Rising from the brink of collapse, Aero Contractors, one of Nigeria’s pioneer aviation companies, which has been on receivership, has successfully conducted the first ever Boeing 737-500 series C-check in the country.
The roll out of the conducted c-check, which took place at the Aero Hanger in Lagos is a milestone the aviation sector in Nigeria and indeed the West African sub-region, according to Ahmed Kuru, managing director of AMCON, adding that it “is a boom for the industry because it would save millions of dollars that Nigerian airlines and not just Aero, spend outside this country on facilities such as this.”
“What we are witnessing here today, which is the Roll Out of the First Successful Conduct of a Boeing 737-500 series C-Check in the country justifies AMCON’s resolve and commitment towards the development and stabilisation of our challenged aviation sector.
“We are all living witnesses to the controversies that have trailed AMCONs intervention in the Aviation sector particularly for those who did not really understand AMCON’s mandate as a resolution and stabilisation vehicle, and the good intentions of both the Federal Government and AMCON in the sector,” Kuru said.
- IMF’s $50bn trust fund for low, mid-income countries, Nigeria too
- Portfolio investors drive 18.55% rise Nigeria’s Q3 capital importation to $1.7bn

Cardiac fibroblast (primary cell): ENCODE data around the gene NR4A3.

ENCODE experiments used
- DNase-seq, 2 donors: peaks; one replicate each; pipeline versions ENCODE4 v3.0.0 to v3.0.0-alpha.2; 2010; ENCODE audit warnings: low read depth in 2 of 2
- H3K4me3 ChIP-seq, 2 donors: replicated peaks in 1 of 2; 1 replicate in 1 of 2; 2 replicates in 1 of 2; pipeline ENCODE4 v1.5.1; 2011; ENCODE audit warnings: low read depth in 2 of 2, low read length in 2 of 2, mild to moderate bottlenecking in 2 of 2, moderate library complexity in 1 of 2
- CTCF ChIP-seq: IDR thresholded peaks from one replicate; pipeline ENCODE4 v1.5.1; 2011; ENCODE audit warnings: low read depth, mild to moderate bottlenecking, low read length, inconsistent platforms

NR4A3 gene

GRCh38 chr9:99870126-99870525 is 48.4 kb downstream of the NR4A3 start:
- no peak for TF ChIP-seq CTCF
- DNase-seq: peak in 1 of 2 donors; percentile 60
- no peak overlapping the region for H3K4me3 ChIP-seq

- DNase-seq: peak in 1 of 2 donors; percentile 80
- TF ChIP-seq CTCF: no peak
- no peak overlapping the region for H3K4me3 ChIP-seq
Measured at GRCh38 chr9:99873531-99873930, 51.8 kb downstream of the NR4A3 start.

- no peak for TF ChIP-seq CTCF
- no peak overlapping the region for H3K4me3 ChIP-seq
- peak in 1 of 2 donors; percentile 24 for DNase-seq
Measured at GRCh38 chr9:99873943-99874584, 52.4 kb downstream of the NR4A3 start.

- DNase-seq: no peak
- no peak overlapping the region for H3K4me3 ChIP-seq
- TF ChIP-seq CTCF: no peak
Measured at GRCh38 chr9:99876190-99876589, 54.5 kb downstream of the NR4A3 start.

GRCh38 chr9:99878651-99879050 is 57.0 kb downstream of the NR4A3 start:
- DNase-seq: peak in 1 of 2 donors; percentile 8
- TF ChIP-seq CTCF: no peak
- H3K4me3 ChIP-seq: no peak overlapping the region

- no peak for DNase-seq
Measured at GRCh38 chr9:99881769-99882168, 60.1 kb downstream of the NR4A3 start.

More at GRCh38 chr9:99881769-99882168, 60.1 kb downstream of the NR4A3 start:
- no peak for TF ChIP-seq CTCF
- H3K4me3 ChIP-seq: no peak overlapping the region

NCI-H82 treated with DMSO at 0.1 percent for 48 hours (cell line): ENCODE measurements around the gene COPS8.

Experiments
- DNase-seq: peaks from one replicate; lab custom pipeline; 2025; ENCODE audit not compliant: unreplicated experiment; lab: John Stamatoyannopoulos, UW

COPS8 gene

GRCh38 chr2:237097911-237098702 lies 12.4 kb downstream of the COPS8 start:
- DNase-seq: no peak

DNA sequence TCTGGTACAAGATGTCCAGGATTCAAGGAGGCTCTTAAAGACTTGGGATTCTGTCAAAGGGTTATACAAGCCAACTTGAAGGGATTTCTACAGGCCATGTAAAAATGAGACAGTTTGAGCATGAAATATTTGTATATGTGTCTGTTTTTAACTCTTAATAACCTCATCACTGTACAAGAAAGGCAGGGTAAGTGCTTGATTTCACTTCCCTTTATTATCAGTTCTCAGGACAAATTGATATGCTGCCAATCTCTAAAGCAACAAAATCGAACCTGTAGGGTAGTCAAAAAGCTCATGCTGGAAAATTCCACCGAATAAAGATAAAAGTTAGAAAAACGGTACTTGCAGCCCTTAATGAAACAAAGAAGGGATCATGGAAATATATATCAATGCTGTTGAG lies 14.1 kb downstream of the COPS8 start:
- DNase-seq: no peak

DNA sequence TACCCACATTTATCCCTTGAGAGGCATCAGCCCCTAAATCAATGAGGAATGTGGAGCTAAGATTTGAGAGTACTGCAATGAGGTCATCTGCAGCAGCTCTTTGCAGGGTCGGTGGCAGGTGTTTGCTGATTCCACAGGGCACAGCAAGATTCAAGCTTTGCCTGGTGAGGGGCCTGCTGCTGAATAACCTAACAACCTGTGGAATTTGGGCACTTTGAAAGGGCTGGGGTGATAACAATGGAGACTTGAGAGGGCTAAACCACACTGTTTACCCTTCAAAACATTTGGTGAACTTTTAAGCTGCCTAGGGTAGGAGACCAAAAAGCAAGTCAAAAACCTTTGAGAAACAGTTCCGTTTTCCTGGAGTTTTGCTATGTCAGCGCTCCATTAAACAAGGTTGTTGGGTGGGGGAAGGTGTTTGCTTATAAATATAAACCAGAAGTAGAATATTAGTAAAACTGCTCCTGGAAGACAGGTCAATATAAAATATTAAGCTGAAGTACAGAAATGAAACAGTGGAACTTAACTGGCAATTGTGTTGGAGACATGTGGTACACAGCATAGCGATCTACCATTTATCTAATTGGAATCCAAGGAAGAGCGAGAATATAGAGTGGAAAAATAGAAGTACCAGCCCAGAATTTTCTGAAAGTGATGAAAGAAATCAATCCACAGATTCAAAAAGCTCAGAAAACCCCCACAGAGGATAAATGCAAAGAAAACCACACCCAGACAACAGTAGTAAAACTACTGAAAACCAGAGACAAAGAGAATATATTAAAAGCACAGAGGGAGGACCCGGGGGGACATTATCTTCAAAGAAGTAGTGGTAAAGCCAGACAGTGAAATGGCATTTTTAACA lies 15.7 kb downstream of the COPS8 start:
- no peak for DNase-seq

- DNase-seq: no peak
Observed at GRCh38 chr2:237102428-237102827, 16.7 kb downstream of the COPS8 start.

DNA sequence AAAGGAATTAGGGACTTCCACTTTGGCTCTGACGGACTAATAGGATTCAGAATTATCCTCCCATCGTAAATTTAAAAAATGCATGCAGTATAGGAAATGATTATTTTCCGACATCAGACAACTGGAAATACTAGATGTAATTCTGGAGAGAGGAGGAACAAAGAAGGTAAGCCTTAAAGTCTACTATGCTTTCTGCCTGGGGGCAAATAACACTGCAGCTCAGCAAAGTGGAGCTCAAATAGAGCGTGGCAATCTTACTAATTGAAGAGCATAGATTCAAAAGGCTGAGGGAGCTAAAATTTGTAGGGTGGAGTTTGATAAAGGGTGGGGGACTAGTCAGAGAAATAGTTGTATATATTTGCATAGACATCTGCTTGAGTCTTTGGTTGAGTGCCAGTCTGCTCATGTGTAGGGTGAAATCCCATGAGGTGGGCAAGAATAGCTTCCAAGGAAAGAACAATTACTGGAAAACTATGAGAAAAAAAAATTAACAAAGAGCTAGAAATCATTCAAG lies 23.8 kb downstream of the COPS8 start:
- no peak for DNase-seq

- Nigeria dithers as SA Mitsubishi launches affordable entry model
- Nigeria, US sign pact to protect Nigerian cultural property
- Equity investors put N2.62trn market valuation on Nigeria’s top lenders
For aviation analysts, the milestone signals a revival of the airline’s business following the takeover by the new management.
On his part, Capt. Ado Sanusi, managing director of Aero said: “Today’s occasion proves that with good policies, smart management, effective oversight and professional dedication by staff, hard work gets rewarded and companies dedicated to public services can be revived from the brink of collapse,”
“It is our belief that Aero’s maintenance facility will achieve huge savings for operators even from other neighbouring African countries, thereby attracting the much needed funds that is required to strengthen our economy.
“This success can be replicated across other industries in Nigeria. I strongly believe that more can be done if we imbibe good corporate governance, hold management accountable, and have responsive regulators,” he stressed.
C-check maintenances are performed approximately every 20–24 months or a specific amount of actual flight hours (FH) or as defined by the manufacturer.
The C maintenance check is much more extensive than a B check, requiring a large majority of the aircraft’s components to be inspected.
A major concern of airlines in today’s competitive business environment is lowering their airplane-related operating costs (AROC). These costs directly affect an airline’s cash flow and ultimately its financial health. An airline’s total AROC falls into six categories: flight and cabin crews, fuel, maintenance, navigation and landing fees, ownership and spares, and depreciation .
A sizable part of AROC is related to airplane maintenance. Although maintenance costs, as a percentage of AROC, will vary — depending on such factors as airplane type, average flight segment length, and airplane age — typical maintenance costs range from approximately 10 to 20 percent of AROC.
These percentages may seem somewhat small at first glance, but they represent significant sums of money. Large carriers, for example, have maintenance budgets in excess of $1 billion.